The study, led by the Vall d’Hebron Institute of Oncology (VHIO), has managed to eliminate mouse lung tumours by inhibiting Myc, a protein which acts as a regulator gene that codes for a transcription factor. That’s just a fancy way of saying that if Myc mutates, cancer will probably occur. Furthermore, their results showed that even long term repeated treatment doesn’t cause any negative effects.

mycIn the study, tumors were introduced to mice – as many as 200 and Myc inhibition episodes were achieved by activating Omomyc expression for 4-weeks, followed by 4 weeks of pause. All mice went tumor free after the first period, but 63% relapsed. However, after the second treatment, only 11% of the initial tumours reappeared. The good thing is that you can apply the treatment as many times as you want.

“The most important finding was that there were no signs of resistance to treatment. This is one of the biggest disadvantages of many anticancer therapies: the disease develops resistance and can return even more aggressively.”, explained Dr Laura Soucek.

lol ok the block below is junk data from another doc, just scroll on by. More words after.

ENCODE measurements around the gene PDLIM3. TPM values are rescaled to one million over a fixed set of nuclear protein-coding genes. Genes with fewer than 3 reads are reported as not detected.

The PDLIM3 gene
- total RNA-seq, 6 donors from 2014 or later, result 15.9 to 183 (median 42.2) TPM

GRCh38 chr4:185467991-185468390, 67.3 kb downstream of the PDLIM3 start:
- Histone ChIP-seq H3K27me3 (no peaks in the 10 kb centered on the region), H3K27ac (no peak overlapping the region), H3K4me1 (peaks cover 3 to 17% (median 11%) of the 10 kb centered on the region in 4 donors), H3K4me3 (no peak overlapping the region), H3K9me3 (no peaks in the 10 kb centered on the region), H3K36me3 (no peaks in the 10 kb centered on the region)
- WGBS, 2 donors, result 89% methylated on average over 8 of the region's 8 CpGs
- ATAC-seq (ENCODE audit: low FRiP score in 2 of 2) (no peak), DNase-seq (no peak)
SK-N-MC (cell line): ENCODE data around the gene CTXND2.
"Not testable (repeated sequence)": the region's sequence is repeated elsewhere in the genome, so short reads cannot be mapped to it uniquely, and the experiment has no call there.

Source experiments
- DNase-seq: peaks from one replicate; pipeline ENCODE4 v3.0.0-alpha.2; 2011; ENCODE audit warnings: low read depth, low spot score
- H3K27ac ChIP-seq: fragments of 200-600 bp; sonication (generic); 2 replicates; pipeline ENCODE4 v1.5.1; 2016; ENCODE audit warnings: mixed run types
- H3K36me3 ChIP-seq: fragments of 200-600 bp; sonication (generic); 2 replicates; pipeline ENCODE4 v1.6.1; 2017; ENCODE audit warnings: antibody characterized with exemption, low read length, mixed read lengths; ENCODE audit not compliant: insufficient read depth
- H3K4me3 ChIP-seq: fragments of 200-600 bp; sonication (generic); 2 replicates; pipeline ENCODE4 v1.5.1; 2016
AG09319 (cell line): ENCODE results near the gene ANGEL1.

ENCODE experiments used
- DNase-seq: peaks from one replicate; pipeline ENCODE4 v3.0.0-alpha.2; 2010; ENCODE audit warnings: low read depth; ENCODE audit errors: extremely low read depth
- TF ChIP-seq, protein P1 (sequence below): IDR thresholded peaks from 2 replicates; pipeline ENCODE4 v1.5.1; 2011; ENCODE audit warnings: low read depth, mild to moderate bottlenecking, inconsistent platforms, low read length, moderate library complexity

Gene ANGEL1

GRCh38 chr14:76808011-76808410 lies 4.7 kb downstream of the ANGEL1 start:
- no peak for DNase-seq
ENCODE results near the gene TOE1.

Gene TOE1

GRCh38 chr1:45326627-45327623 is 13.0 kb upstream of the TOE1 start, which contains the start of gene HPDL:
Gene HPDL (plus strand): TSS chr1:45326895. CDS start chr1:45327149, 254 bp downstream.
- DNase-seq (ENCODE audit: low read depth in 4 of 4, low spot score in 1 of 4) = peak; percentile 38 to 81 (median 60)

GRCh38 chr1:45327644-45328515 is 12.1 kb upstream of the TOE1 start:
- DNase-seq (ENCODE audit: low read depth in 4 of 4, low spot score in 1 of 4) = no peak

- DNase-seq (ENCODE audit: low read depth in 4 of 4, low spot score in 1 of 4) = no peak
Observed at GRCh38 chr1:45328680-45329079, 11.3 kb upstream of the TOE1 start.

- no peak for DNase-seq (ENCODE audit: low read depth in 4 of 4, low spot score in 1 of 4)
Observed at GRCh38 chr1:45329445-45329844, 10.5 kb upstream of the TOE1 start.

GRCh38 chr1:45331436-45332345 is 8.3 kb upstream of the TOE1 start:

These encouraging results provide sufficient scientific evidence to consider taking the next step: inhibiting Myc in patients.

“Now our challenge for the future is to make Myc inhibition feasible from a pharmacological point of view, so that it can be administered, and done so safely. This will be the last step before designing clinical trials with Myc inhibitors,” explained Dr Soucek. “We’re so excited about reaching this turning point and I am quite certain that it will change the course of cancer therapy, despite there being a long road ahead.”

So what’s up with this, what’s the problem with this approach? Well, this is gene therapy, and the main issue with gene therapy is delivery of the therapeutic gene to a specific target. Don’t get me wrong, this study shows some absolutely fantastic results which show great promise, but how exactly are you going to deliver the therapeutic gene to a person with cancer? Sure, it’s easy with mice, you just genetically engineer them, but it’s an entirely different story with humans.

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Abstract here.

Via VHIO

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